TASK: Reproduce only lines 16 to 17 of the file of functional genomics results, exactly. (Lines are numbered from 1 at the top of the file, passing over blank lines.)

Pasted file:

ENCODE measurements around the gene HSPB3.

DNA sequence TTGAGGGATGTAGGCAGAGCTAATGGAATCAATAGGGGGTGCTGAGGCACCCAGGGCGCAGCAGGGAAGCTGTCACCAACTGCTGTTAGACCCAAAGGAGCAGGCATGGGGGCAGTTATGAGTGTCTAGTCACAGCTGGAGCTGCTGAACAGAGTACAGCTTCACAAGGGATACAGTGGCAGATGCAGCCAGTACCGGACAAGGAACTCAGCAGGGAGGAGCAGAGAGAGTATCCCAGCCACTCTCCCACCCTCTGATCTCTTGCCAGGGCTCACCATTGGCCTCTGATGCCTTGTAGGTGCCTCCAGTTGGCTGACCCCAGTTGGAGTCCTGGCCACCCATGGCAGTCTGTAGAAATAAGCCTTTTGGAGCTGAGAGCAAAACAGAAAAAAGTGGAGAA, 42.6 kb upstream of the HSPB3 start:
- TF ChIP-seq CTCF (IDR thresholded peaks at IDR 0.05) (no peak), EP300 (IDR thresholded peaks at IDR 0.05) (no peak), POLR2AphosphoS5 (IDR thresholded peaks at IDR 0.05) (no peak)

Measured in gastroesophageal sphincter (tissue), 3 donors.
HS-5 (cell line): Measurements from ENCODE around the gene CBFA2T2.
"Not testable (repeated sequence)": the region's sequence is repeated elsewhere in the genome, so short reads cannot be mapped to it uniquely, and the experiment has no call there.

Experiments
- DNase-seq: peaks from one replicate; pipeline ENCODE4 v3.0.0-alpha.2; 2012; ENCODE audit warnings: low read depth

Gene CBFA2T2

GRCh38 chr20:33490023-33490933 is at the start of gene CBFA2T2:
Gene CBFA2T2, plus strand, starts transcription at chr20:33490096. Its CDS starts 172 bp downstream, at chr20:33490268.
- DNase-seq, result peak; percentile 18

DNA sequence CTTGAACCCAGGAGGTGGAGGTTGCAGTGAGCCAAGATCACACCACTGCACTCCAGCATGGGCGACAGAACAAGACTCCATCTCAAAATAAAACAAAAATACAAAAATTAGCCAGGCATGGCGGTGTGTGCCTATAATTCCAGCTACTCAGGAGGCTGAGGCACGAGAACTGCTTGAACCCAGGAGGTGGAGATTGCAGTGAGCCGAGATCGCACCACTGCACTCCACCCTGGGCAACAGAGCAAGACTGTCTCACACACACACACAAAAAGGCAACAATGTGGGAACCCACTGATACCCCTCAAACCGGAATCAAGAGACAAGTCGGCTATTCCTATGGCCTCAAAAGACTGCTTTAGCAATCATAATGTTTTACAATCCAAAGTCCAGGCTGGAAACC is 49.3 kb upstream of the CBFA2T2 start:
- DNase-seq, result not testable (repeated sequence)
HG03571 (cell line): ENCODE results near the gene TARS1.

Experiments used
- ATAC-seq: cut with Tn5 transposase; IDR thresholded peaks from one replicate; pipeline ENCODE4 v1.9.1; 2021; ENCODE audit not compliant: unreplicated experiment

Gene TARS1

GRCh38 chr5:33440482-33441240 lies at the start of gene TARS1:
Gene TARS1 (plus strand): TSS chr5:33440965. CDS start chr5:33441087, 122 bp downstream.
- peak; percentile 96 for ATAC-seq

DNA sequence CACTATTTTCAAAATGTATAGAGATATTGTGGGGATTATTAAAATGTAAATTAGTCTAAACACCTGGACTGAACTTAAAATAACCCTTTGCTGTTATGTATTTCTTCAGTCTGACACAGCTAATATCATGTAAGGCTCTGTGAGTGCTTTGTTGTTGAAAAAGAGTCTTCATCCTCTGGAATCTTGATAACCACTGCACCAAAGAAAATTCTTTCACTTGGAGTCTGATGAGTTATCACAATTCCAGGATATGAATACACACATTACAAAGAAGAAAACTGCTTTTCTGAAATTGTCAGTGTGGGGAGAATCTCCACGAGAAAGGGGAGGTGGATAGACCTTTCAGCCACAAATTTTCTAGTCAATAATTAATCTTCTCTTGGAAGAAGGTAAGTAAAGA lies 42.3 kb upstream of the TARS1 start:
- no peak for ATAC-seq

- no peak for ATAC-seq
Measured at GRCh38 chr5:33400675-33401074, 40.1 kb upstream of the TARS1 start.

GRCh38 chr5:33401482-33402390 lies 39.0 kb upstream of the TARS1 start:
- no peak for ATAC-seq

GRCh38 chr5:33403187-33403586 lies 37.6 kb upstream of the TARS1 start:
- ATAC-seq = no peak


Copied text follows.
Experiments used
- ATAC-seq: cut with Tn5 transposase; IDR thresholded peaks from one replicate; pipeline ENCODE4 v1.9.1; 2021; ENCODE audit not compliant: unreplicated experiment